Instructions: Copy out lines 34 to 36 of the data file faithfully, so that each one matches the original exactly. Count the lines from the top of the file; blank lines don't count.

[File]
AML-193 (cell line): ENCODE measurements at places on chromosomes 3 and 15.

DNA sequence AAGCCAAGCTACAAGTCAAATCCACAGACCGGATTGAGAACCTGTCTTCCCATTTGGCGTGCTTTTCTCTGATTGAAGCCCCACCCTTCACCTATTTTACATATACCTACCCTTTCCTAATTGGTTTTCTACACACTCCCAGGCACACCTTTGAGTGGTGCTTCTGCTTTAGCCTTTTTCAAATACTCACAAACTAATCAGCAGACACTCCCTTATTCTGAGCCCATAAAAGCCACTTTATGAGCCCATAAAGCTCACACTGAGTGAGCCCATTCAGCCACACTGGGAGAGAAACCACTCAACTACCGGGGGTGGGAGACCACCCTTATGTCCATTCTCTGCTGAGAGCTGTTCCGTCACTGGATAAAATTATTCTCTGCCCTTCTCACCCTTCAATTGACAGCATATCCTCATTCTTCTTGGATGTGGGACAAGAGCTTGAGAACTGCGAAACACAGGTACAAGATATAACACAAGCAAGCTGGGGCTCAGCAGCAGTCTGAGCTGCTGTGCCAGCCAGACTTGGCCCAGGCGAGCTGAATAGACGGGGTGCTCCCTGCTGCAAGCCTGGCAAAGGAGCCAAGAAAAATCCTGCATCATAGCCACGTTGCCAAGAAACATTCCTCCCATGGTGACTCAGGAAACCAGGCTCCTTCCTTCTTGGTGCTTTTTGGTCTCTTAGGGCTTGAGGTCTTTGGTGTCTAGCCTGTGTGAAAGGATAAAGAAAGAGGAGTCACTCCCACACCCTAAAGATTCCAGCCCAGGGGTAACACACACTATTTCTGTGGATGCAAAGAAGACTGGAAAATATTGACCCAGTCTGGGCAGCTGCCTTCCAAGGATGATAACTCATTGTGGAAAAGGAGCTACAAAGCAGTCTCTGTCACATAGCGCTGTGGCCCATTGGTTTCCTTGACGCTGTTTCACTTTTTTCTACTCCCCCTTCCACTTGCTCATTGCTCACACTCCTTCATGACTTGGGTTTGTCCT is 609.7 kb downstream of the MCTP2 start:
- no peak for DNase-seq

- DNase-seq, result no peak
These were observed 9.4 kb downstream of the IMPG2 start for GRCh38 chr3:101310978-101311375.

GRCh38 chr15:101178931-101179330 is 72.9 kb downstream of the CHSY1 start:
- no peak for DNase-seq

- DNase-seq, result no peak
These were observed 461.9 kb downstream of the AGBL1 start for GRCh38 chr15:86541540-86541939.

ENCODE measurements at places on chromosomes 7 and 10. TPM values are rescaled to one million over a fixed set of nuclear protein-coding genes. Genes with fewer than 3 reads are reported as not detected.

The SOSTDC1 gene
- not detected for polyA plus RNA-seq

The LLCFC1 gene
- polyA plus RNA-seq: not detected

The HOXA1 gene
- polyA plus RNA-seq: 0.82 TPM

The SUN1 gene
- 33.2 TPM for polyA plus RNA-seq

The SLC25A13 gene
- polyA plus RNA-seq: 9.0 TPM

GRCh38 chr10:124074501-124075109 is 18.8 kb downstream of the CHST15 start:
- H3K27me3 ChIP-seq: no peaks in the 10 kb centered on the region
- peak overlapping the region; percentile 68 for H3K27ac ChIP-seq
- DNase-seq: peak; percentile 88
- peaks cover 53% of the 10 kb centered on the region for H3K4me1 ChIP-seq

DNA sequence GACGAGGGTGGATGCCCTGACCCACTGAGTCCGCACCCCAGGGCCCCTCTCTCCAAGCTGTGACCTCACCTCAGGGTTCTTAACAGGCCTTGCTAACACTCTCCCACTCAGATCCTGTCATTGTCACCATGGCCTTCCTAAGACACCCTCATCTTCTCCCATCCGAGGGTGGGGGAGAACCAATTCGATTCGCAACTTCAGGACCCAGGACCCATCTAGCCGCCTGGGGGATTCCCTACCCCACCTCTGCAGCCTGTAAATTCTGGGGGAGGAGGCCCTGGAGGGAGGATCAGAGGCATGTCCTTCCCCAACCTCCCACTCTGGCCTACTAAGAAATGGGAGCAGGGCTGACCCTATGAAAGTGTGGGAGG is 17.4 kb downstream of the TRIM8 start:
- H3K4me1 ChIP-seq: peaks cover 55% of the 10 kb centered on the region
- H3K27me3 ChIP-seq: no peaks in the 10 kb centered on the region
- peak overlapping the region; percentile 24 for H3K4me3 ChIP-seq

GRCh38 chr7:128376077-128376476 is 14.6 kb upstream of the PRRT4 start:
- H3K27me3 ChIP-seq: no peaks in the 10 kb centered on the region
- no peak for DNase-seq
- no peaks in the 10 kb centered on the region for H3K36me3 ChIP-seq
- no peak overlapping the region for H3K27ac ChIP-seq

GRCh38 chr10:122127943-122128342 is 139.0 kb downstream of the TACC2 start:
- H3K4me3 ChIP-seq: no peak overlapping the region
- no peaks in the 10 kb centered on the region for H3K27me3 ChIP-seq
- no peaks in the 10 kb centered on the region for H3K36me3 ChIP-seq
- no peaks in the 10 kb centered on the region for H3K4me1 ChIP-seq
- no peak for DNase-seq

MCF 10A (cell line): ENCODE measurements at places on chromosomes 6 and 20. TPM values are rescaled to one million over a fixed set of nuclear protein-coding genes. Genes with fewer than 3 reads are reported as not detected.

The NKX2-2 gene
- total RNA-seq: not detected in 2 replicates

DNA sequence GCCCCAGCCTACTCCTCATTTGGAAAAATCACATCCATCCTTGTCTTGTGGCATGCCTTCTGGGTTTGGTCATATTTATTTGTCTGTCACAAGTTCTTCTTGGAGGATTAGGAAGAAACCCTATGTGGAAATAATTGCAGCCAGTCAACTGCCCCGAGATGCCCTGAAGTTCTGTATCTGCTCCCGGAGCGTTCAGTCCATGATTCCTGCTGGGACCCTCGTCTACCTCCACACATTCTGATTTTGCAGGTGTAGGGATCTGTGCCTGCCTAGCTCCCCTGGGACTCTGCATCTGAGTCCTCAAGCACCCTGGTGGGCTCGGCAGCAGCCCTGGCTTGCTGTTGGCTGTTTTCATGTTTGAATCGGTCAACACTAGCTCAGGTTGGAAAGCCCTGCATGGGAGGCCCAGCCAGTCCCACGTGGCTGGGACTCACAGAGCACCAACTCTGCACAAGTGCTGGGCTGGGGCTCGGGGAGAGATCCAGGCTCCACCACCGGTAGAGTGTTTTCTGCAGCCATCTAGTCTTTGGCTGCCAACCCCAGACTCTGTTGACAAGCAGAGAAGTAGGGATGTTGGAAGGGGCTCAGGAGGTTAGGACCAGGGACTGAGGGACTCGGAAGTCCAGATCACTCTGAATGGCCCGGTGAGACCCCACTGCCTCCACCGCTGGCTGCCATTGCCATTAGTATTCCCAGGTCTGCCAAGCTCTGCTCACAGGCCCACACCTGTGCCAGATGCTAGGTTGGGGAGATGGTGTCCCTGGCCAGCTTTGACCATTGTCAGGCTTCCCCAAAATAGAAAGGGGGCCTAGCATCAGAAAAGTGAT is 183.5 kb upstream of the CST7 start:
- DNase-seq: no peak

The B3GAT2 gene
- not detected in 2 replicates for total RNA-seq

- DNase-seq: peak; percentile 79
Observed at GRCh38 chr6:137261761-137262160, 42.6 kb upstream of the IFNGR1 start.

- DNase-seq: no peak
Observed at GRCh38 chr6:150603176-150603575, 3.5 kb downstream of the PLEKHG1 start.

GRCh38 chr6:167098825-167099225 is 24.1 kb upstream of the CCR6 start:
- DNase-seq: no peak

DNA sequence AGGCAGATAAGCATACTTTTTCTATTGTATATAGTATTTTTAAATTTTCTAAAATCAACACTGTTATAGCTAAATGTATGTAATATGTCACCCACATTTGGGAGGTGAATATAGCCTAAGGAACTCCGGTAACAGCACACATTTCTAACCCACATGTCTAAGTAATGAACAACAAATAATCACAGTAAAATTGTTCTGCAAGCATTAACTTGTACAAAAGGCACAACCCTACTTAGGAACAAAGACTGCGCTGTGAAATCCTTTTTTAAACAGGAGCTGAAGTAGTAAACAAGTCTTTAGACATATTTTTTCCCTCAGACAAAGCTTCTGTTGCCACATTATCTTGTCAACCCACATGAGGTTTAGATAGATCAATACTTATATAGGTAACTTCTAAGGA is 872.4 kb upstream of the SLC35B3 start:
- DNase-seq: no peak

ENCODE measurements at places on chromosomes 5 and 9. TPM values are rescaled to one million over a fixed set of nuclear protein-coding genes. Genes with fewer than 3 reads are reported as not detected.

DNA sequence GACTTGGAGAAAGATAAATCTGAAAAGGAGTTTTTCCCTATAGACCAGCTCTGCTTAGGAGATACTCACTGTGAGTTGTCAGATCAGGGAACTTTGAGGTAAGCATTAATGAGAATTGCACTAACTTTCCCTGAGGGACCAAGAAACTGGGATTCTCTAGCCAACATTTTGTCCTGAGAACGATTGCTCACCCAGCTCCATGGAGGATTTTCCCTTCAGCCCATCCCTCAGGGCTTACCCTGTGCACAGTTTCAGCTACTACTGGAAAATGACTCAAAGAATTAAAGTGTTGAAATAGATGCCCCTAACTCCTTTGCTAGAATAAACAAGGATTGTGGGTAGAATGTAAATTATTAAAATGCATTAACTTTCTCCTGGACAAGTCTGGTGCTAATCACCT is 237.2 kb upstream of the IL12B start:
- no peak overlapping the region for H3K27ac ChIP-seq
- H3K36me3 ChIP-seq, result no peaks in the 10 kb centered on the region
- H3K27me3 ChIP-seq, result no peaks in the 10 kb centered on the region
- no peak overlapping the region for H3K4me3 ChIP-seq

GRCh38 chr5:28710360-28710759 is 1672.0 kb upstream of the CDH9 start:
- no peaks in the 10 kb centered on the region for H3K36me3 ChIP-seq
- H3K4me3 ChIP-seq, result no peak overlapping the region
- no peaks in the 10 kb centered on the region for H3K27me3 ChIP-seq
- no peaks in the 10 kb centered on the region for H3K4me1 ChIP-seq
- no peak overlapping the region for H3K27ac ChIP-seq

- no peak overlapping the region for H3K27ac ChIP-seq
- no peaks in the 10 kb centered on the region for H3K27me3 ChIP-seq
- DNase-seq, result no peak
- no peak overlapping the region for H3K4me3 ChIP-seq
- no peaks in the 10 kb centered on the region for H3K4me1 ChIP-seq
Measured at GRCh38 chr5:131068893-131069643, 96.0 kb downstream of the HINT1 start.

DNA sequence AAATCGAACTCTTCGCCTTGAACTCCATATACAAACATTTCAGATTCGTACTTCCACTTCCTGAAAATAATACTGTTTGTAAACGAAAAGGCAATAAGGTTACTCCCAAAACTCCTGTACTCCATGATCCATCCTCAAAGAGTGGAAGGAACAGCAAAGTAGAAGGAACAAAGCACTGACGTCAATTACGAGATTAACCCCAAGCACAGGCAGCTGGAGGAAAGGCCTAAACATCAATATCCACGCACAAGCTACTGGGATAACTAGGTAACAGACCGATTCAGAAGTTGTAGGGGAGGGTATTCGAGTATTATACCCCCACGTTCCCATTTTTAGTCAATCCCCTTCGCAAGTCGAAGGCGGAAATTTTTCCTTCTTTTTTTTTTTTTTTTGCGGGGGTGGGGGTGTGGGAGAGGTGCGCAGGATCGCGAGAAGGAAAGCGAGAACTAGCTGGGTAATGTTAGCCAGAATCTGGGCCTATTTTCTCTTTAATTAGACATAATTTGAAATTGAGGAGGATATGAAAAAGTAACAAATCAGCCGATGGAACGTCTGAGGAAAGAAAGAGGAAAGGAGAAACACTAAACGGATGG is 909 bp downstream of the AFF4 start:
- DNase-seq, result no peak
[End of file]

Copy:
- no peak overlapping the region for H3K27ac ChIP-seq

GRCh38 chr10:122127943-122128342 is 139.0 kb downstream of the TACC2 start:
- H3K4me3 ChIP-seq: no peak overlapping the region